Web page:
I map out journeys that require walking with other people; between pubs, from their house to the tram stop. How far is the walk? Are there any steep roads on the way there? What shoes am I wearing? Think of some conversations that will favour the friend I’m walking with, so that they do most of the talking. Don’t feel bad when they move easily up the hill – they don’t carry my weight. Try not to suggest an Uber or the tram, because it is too obvious. Pretend that my body moves just like theirs.
In an interview with Lindy West, fat writer Roxane Gay said: ‘If I was conventionally hot and I had a slammin’ body, I would be president.’ She wasn’t joking, it wasn’t deadpan. I think all fat people have had a similar thought; perhaps not president, but just, something better. Even now, at a point in my life where I am doing exactly what I want, that thought still creeps in sometimes: how could things have been different?
I am slowly discovering that I can do things that I thought weren’t possible for my body. When I work with it, it is incredible; it can do intricate yoga poses and walk for hours and swim and lift and carry all of me: strong. When I work against it, go back to ignoring its signals, detesting it – it becomes stiff and uneasy, difficult to manoeuvre. I try not to think about how much earlier my body and I could have been working together.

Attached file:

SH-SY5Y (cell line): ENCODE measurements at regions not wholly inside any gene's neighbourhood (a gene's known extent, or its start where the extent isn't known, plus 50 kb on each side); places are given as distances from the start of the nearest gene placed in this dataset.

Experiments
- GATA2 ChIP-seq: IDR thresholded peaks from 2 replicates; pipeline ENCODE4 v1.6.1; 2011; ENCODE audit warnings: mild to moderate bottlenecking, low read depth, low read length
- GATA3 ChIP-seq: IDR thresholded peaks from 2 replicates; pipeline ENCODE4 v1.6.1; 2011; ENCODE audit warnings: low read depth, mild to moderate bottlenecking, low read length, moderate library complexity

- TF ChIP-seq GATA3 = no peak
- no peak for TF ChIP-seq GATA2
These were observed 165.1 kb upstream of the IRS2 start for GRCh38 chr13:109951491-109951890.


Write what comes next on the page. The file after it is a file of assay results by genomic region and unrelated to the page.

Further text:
There are still days when I see a thin woman on the street and don’t catch my envy quickly enough. I have worked hard to dull it, to remember that all bodies are good bodies, to stop myself from hating others for the flesh that they were born with. I try to stamp out the paranoia that they are looking at me too, victorious. And I try to remember that if they are, it is their flaw, their lesson to learn - not mine. Empathy, empathy, empathy.
I no longer believe that becoming thin would make me a real person. It is powerful to come to that understanding; to realise that you don’t need to change your entire physical being to find yourself or be respected or be really and truly alive. But it’s hard to let go of a lifetime’s worth of lessons that should never have been taught, no matter where they came from. I am relearning how to eat, how to listen to what my body does and doesn’t want, how to wear jeans that fit my body instead of contorting it, how to walk through the world facing forward instead of looking down.